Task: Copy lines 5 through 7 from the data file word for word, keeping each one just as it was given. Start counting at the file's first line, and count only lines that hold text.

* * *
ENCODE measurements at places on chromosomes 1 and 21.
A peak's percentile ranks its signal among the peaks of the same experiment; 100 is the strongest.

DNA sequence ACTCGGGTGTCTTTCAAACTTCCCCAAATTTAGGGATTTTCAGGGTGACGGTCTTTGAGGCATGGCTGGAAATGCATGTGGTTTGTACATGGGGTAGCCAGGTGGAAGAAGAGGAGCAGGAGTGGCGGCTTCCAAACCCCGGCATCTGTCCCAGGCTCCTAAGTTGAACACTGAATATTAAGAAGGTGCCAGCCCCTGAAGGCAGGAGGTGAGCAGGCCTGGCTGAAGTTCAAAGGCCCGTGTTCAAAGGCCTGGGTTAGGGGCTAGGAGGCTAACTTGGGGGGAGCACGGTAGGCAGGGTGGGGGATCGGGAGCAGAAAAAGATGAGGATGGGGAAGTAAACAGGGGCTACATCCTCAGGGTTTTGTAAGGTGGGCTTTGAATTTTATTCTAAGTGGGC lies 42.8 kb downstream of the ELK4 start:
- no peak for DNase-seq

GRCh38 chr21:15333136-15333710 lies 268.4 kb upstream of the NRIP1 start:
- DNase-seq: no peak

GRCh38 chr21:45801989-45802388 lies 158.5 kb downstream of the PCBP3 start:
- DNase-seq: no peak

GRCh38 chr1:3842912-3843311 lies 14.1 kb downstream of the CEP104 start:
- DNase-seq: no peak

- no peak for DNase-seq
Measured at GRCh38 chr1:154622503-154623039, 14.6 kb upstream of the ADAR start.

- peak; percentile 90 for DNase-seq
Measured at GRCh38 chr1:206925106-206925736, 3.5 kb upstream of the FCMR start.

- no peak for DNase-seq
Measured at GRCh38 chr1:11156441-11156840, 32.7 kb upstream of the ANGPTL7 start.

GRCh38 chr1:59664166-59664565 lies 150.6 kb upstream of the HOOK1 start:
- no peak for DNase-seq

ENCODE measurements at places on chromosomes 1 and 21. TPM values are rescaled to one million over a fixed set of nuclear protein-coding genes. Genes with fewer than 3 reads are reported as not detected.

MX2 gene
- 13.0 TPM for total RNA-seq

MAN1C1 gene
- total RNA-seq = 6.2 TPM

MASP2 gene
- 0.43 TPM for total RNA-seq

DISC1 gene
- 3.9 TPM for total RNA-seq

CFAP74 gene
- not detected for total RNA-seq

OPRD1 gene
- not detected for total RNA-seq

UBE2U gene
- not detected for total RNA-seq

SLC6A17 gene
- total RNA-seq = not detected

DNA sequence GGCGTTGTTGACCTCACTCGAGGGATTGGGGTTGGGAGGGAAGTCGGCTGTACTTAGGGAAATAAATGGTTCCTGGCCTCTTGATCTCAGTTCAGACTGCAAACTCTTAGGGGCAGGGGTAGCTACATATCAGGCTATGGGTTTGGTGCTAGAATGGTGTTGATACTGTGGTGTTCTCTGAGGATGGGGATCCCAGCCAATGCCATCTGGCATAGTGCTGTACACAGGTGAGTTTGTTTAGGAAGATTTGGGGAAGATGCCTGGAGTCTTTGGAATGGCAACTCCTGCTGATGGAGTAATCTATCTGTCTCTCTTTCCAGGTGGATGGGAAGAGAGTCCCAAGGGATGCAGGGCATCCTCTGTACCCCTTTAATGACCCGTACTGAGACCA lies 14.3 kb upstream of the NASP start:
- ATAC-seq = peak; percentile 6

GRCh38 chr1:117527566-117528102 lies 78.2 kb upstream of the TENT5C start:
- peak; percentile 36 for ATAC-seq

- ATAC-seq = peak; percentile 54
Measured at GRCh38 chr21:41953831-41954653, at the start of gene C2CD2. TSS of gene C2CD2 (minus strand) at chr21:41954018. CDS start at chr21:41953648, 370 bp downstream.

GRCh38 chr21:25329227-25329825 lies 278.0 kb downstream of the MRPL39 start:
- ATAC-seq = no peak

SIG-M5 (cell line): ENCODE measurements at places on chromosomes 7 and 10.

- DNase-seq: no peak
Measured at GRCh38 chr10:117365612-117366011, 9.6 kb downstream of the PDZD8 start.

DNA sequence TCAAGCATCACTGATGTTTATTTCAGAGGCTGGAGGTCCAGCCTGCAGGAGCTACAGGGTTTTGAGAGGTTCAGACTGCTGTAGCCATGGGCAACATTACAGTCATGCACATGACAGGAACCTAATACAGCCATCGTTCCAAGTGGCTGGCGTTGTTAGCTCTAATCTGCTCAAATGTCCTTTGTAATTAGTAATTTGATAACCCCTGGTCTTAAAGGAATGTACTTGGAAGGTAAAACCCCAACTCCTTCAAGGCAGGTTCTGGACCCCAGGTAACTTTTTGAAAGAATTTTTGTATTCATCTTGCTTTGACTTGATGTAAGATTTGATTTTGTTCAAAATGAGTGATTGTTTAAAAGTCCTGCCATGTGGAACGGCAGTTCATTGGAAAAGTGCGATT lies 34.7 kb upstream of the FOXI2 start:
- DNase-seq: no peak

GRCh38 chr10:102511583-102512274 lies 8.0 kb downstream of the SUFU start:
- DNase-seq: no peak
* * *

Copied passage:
GRCh38 chr21:15333136-15333710 lies 268.4 kb upstream of the NRIP1 start:
- DNase-seq: no peak

GRCh38 chr21:45801989-45802388 lies 158.5 kb downstream of the PCBP3 start: